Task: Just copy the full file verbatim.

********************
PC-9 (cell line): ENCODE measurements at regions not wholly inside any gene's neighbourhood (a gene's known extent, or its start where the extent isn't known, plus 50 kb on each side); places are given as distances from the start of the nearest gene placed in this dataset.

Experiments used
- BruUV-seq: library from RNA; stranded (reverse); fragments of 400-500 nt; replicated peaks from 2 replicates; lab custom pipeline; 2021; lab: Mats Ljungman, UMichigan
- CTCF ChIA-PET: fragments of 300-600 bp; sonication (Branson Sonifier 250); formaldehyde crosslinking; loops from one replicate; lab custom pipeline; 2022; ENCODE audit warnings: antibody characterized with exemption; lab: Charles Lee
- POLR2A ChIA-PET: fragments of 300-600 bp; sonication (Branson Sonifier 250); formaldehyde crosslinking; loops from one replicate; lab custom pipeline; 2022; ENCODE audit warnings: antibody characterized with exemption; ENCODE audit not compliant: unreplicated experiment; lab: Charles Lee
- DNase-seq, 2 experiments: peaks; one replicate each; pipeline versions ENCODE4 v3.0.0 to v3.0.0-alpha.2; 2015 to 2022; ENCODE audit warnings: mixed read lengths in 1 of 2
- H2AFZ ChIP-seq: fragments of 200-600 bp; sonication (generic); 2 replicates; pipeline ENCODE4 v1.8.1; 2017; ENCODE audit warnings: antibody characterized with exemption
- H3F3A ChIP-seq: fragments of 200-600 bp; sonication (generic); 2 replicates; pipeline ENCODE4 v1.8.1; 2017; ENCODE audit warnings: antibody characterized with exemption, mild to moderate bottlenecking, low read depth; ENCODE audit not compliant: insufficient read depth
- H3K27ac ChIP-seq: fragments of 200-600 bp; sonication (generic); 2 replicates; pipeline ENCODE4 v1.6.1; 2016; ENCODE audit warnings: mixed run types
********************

PC-9 (cell line): ENCODE measurements at regions not wholly inside any gene's neighbourhood (a gene's known extent, or its start where the extent isn't known, plus 50 kb on each side); places are given as distances from the start of the nearest gene placed in this dataset.

Experiments used
- BruUV-seq: library from RNA; stranded (reverse); fragments of 400-500 nt; replicated peaks from 2 replicates; lab custom pipeline; 2021; lab: Mats Ljungman, UMichigan
- CTCF ChIA-PET: fragments of 300-600 bp; sonication (Branson Sonifier 250); formaldehyde crosslinking; loops from one replicate; lab custom pipeline; 2022; ENCODE audit warnings: antibody characterized with exemption; lab: Charles Lee
- POLR2A ChIA-PET: fragments of 300-600 bp; sonication (Branson Sonifier 250); formaldehyde crosslinking; loops from one replicate; lab custom pipeline; 2022; ENCODE audit warnings: antibody characterized with exemption; ENCODE audit not compliant: unreplicated experiment; lab: Charles Lee
- DNase-seq, 2 experiments: peaks; one replicate each; pipeline versions ENCODE4 v3.0.0 to v3.0.0-alpha.2; 2015 to 2022; ENCODE audit warnings: mixed read lengths in 1 of 2
- H2AFZ ChIP-seq: fragments of 200-600 bp; sonication (generic); 2 replicates; pipeline ENCODE4 v1.8.1; 2017; ENCODE audit warnings: antibody characterized with exemption
- H3F3A ChIP-seq: fragments of 200-600 bp; sonication (generic); 2 replicates; pipeline ENCODE4 v1.8.1; 2017; ENCODE audit warnings: antibody characterized with exemption, mild to moderate bottlenecking, low read depth; ENCODE audit not compliant: insufficient read depth
- H3K27ac ChIP-seq: fragments of 200-600 bp; sonication (generic); 2 replicates; pipeline ENCODE4 v1.6.1; 2016; ENCODE audit warnings: mixed run types